Here's another track for your listening pleasure:

Monday, August 7, 2017

Sound, Silence, of New Pathways to Listening
Much has been written about composer and multi-instrumentalist Tyshawn Sorey over the past year and for good reason. He is a musical polyglot, seemingly without borders (other than time and his music often challenges our perception of time), and he can drive a band from his position behind the drums in the manner of Max Roach, QuestLove, and Eric Harland.  When he was studying for his Masters Degree at Wesleyan University, Sorey also was a member of the University's Klezmer ensemble, playing keyboards and mighty impressive gut-bucket trombone.  He used his time at the school to study with Anthony Braxton, Alvin Lucier, and Ron Kuivila as well as play with various ensembles.  Earlier this year, he earned his DMA in composition from Columbia University and, at the end of this month (8/17), becomes the John Spencer Camp Professor of Music at Wesleyan.

And, he has a new recording.  "Verisimilitude" is his sixth album as a leader and fourth for Pi Recordings.  The program features his longtime "working trio" of Corey Smythe (piano, toy piano, electronics) and Chris Tordini (bass) playing its way through five Sorey originals, only one of which is under 10 minutes.  These pieces cha;lunge the listener to hear a trio in different aspects, to understand that the role of each musician is not to impress with technique or speed but to advance the narrative of the music.  The impressionistic quality of the music and the overwhelming softness can lull the listener. Yet, there are moments of power, both melodic and percussive, as if great gust of wind came through the window.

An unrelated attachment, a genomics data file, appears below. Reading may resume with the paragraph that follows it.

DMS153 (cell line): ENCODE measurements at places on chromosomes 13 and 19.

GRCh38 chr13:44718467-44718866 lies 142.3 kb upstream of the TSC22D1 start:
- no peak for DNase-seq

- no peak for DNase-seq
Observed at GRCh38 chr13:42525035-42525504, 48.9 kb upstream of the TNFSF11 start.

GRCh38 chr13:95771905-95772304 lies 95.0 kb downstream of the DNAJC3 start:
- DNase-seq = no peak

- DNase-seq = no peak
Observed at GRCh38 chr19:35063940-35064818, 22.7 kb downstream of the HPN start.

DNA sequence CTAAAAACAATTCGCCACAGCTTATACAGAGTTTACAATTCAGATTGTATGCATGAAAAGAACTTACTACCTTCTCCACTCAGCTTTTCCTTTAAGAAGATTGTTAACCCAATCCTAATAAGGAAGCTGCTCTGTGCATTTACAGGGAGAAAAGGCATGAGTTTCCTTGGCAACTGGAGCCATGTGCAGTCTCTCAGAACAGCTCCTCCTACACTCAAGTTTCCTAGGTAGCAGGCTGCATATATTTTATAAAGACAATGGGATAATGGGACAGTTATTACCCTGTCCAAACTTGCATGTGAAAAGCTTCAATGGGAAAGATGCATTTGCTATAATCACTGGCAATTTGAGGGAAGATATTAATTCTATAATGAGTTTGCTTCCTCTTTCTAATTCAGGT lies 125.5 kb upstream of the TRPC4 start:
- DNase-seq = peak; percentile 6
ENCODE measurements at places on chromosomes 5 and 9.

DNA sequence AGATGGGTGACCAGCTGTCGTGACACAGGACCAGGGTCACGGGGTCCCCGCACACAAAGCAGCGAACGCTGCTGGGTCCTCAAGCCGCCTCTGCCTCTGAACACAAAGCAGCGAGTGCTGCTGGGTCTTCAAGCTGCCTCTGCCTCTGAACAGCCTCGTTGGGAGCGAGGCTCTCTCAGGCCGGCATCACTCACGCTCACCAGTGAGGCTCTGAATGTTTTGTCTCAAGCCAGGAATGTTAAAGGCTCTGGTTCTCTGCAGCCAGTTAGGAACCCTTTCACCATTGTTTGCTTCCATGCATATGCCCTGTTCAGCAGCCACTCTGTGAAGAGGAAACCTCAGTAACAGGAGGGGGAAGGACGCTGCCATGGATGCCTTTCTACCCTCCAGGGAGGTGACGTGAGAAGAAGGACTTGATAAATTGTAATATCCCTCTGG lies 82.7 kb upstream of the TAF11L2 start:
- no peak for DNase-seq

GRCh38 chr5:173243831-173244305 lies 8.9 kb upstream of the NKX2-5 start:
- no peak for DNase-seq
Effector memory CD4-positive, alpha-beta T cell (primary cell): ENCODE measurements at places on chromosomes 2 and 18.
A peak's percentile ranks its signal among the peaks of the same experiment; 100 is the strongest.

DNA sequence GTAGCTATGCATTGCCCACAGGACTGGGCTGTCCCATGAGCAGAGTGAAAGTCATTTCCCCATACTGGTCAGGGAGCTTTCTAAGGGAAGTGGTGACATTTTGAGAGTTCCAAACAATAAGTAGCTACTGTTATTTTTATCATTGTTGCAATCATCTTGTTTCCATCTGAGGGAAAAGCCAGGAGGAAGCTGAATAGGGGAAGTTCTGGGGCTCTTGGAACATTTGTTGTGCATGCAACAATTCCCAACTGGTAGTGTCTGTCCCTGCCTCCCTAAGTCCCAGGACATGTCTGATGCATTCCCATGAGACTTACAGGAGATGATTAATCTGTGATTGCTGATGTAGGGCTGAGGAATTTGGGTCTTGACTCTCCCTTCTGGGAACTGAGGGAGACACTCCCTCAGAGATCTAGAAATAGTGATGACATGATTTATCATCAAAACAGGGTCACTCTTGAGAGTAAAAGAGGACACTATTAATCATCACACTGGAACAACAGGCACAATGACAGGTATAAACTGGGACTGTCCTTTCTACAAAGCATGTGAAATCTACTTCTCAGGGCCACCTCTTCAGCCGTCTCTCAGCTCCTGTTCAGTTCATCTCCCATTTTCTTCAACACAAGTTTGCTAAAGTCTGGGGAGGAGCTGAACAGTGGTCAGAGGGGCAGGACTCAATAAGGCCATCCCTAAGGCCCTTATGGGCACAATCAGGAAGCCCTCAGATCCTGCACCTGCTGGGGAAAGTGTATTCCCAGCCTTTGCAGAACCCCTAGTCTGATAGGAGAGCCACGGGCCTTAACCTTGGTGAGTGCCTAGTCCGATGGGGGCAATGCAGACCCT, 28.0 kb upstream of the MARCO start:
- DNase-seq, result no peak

photo by John Rogers
I am not going to give you an account of each track; instead, you should approach this music with open ears. Be prepared to play the 69-minute program several times all the way through.  This is not background music to be played with guests in the house or while eating dinner. It is music to ponder, to explore, to note how the "traditional" trio approach seems to be eschewed in favor of a group dynamic.  Pay close attention to the work of bassist Tordini. He often drops out but is so important to the sound of these pieces. He can be percussive, melodic, supportive, foundational, and minimalist yet is a necessary element of the songs.